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Community work

I am a member of Sustainable CT/Windham, Windham Conservation, Open Spaces & Agriculture Commission, and the 501(c)(3) non-profit Garden Club of Windham. I have performed:

  • Grant writing

  • Project design and management (reforestation, composting, pollinator pathways)

  • Hands-on work (tree inventory/canopy, planting, removing invasive species)

  • Political/community engagement (town council, volunteers, state programs, federal programs)

Founder, New England Agroforestry


A new nonprofit organization establishing real-world adoption of agroforestry practices across New England and using innovative marketing campaigns:

  • Distribute resources and establish demonstration sites to help build an infrastructure of agroforestry production.

  • Create a peer-network of practitioners with publicity and connections to manufacturers, designers, and vendors.

  • Use creative approaches to marketing. Work with advertising firms, marketing/business experts, and economics professors to form effective strategies and build a market.


Interesting Projects: Tree Gazer App for public spaces, “New Wilderness” art exhibition, Forest Trail for tourism, Forest Culture Publications, "Forest Made" Certification for agroforestry products, and innovative publications for distribution.

Seedling Project

This project uses scientific research to establish new agroforestry practices quickly and directly into locations across New England. It will accelerate the relationship between academic work and practical implementation in our forests. It will therefore qualify as an organization for the benefit of a college or university under IRS 26 C.F.R. 509(a)(1) and 170(b)(1)(A)(iv), or as a public organization benefiting a college or university and owned by the state under 509(a) and 170(b)(1)(A)(vi). It may also qualify for funding programs for improved agricultural practices in the context of climate change.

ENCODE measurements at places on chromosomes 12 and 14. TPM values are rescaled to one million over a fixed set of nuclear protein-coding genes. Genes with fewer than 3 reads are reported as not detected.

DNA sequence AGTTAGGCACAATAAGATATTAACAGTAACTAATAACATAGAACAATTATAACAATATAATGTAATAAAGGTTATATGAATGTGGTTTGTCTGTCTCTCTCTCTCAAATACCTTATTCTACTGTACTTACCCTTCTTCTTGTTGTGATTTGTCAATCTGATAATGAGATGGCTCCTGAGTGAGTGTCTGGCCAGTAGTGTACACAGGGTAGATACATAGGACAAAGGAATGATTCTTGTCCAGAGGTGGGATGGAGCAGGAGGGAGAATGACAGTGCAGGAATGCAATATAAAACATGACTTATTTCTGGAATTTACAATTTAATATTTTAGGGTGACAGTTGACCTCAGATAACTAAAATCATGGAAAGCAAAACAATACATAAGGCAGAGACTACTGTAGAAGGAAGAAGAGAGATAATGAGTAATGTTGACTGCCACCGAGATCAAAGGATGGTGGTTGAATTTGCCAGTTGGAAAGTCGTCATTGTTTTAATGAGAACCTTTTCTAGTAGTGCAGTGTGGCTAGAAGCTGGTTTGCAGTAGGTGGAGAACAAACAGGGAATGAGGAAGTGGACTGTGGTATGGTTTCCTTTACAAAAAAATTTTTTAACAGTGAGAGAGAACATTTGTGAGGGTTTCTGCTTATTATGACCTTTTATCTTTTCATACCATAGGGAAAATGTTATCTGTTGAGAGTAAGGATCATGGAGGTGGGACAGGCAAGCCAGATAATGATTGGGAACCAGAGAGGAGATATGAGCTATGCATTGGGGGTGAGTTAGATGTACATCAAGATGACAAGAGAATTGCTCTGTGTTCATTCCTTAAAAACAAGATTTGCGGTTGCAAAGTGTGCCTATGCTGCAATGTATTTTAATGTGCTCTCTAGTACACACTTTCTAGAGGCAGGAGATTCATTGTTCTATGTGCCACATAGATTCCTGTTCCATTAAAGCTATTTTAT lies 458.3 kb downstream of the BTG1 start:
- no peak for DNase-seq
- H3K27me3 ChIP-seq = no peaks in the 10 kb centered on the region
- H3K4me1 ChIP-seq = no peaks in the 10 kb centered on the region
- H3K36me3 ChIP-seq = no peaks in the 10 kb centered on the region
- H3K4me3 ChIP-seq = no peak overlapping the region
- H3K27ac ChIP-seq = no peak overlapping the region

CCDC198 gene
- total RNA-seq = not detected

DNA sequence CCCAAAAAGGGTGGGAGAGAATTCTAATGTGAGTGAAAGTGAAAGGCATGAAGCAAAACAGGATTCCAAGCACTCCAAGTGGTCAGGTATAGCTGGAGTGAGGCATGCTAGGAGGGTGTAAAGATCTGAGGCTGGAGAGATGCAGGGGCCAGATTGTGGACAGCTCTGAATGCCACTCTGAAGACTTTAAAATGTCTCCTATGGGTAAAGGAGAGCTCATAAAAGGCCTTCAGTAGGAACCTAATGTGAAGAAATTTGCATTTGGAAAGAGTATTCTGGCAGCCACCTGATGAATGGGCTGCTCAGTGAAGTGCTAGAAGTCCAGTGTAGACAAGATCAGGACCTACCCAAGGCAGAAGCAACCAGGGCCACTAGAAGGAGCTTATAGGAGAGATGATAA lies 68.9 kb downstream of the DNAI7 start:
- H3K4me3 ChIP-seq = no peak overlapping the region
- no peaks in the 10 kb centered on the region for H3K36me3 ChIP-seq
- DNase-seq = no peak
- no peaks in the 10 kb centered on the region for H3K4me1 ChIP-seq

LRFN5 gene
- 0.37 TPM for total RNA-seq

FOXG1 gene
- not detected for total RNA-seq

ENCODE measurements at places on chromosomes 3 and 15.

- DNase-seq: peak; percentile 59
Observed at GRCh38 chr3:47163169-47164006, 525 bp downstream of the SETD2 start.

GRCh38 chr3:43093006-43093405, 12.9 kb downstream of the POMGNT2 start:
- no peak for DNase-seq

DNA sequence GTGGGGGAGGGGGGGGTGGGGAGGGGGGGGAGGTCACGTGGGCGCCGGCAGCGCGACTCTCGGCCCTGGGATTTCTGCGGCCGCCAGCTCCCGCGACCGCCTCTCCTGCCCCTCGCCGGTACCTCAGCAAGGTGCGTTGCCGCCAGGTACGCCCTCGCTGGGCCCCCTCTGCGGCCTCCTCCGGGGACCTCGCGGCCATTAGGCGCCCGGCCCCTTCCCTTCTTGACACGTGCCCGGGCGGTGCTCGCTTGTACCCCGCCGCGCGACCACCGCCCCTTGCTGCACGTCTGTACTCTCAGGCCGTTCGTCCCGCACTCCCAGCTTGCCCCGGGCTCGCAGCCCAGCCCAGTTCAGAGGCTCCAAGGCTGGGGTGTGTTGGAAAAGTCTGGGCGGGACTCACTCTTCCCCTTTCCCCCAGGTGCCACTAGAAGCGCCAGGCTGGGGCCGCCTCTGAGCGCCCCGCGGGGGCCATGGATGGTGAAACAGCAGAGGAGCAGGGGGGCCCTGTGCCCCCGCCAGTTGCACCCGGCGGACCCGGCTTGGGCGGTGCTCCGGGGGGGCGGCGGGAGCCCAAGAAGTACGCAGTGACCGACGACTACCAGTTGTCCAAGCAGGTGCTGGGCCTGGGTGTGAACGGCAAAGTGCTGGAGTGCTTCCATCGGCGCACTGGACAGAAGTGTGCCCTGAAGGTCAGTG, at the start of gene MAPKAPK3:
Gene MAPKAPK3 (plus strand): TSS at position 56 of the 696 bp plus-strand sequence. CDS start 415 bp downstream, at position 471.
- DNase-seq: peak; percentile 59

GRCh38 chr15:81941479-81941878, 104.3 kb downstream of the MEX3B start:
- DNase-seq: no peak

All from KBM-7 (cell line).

1. Gather up-to-date research on forestry practices.

  2. Design each technique to be easily executed, require minimal maintenance, and be adaptable to different conditions.

  3. Produce outreach material to be simple, clever, effective, and inviting. Consult with advertising firm or business/marketing school.

  4. Distribute materials directly to practitioners and through institutional programs, forestry/growing supply companies, news sources, and online forums. Practitioners include foresters, landowners, farmers, homeowners, landscapers, garden clubs, non-profits, town public works, home gardeners, market growers, and public institutions.



  • Accelerate the application of scientific work to forestry practices to produce real-world results across the region.

  • Drive New England as a leader in forward-thinking forestry infrastructure.

  • Increase public exposure to new practices.

  • Assist university programs in experimentation, surveying, and outreach.

  • Opportunity to evaluate practices across locations, applications, and human demographics.

  • Positive university exposure to a range of individuals, farms, landowners, agricultural groups, towns, universities, reservations, and companies. These relationships create further opportunities, benefits, and innovation.

  • Affordable work based on forestry expertise, advocacy experience, and pre-existing university resources rather than establishing new administration or infrastructure.


Forest Service. (2020). Forests of Connecticut, 2019. Resource Update FS-240. Madison, WI: U.S. Department of Agriculture, Forest Service.

Allen, J.M., Leininger, T.J., Hurd, J.D. et al. (2013) Socioeconomics drive woody invasive plant richness in New England, USA through forest fragmentation. Landscape Ecology, 28, 1671–1686.

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